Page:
Illinois Town Nixes Solar Desert

Posted on Sun 03/12/2023 by


By Bonner Cohen, Ph.D. ~

In a stunning setback for solar, the City of Pontiac, Illinois has scuttled plans to construct a solar energy project that would transform a vacant lot in town into a shiny solar desert.

At an emotional Feb. 13 hearing before the City of Pontiac Planning and Zoning Board, city official denied the application of Bundleflower Solar LLC to rezone the property so that as many as 5,568 photovoltaic solar panels could be installed there. A few days later, Bundleflower Solar withdrew its application altogether, putting an end to a project that had garnered fierce opposition from the city’s residents.

To add insult to injury, the owner of the 49-acre property, where the thousands of solar panels were to be installed, changed his mind and came out in opposition to the project.

The dramatic turnaround shows what can happen when citizens are well informed about how harmful solar (and wind) projects are, and then mobilize to stop deep-pocketed renewable-energy developers from ruining their communities.

CFACT Informs the Citizenry

CFACT was glad to be of assistance in this David v. Goliath confrontation. Two weeks before the decisive hearing, we posted an article about the project, outlining how Pontiacs residents would in no way benefit from have the solar project in their town. The article also appeared in Real Clear Energy, giving it greater coverage. Concerned residents emailed the article to their allies, and passed out hard copies to one and all. CFACT also advised the project’s opponents to pack the hearing, where – armed with the information contained in the article – they made compelling arguments to the zoning board against the project.

Zoning board hearings are usually won by people who show up, and the solar project’s few local supporters were steamrolled by Bundleflower Solar’s well-informed opponents.

Based on information supplied by CFACT, residents pointed out that solar power is intermittent and cannot supply electricity 24/7. They knew that the thousands of solar panels would produce zero power at night, zero power on cloudy and rainy days, and zero power when covered with snow during northern Illinois’s long, cold winters. As a sign of how unserious the project was, the developer didn’t even plan to install backup batteries to provide electricity when the sun was absent. Those batteries, of course, have their own environmental problems and are another reason communities should avoid solar and wind projects that include them.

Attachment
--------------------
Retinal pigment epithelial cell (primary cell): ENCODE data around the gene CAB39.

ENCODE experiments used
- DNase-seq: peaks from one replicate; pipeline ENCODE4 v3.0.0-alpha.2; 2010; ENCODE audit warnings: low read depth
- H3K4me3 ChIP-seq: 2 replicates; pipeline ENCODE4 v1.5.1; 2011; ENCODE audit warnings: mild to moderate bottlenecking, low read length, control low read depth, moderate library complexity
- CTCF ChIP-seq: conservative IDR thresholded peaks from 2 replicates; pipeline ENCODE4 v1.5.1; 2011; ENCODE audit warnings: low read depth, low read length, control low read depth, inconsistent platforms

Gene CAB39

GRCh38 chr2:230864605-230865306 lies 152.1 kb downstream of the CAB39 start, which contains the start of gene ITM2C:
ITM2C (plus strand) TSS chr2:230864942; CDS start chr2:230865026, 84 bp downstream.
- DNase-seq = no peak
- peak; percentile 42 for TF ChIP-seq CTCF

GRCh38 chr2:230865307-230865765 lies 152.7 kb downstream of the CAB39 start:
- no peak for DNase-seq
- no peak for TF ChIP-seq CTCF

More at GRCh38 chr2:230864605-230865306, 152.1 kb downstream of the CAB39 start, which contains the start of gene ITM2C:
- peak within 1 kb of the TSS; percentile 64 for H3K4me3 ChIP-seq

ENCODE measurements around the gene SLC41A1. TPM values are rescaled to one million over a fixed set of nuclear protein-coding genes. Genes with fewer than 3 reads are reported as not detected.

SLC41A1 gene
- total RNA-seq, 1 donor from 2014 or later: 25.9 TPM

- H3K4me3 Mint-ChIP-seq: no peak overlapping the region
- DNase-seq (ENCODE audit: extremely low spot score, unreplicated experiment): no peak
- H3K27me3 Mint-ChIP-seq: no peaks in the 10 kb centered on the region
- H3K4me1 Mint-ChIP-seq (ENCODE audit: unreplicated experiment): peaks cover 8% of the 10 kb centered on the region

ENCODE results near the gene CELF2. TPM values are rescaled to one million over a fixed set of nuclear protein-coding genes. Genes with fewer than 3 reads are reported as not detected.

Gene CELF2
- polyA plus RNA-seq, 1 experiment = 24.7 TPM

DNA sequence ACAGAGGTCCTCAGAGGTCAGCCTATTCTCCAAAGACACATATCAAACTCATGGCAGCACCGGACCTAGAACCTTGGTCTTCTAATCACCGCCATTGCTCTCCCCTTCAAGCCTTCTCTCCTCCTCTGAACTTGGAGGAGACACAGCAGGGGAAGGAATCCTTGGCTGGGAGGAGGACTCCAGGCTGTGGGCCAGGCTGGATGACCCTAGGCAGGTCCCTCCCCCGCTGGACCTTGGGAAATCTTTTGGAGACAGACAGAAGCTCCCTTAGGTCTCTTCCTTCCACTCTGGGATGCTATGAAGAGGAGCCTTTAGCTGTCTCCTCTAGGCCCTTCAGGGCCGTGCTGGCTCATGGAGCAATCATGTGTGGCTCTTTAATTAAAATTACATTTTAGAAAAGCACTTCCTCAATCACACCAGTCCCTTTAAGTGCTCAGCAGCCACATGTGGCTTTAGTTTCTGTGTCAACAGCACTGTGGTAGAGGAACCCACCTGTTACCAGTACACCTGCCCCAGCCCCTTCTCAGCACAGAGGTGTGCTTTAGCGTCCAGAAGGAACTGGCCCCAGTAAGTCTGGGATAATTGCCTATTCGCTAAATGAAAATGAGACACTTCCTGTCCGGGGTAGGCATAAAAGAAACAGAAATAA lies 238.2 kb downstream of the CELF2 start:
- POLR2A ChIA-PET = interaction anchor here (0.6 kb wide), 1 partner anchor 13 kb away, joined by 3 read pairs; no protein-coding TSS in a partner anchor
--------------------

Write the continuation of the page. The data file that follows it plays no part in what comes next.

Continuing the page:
Pontiac’s residents could also note that the developer was primarily interested in pocketing generous federal and state subsidies and, absent those taxpayer subsidies, the developer would never have considered putting the project in their town.

Pontiac Provides a Template

In the end, Pontiac – a city of 11,000 people, located about 60 miles southwest of Chicago – dodged a bullet. It will not be hosting a white elephant whose sole purpose is to serve narrow corporate interests as part of the ever-expanding Climate Industrial Complex.

The resistance the people of Pontiac showed should serves as a template for other communities across the nation that shows how these wasteful projects can be stopped dead in their tracts.

Bonner R. Cohen, Ph. D. is a senior policy analyst with the Committee For A Constructive Tomorrow (CFACT) where he focuses on natural resources, energy, property rights, and geopolitical developments.

Read more excellent articles at CFACT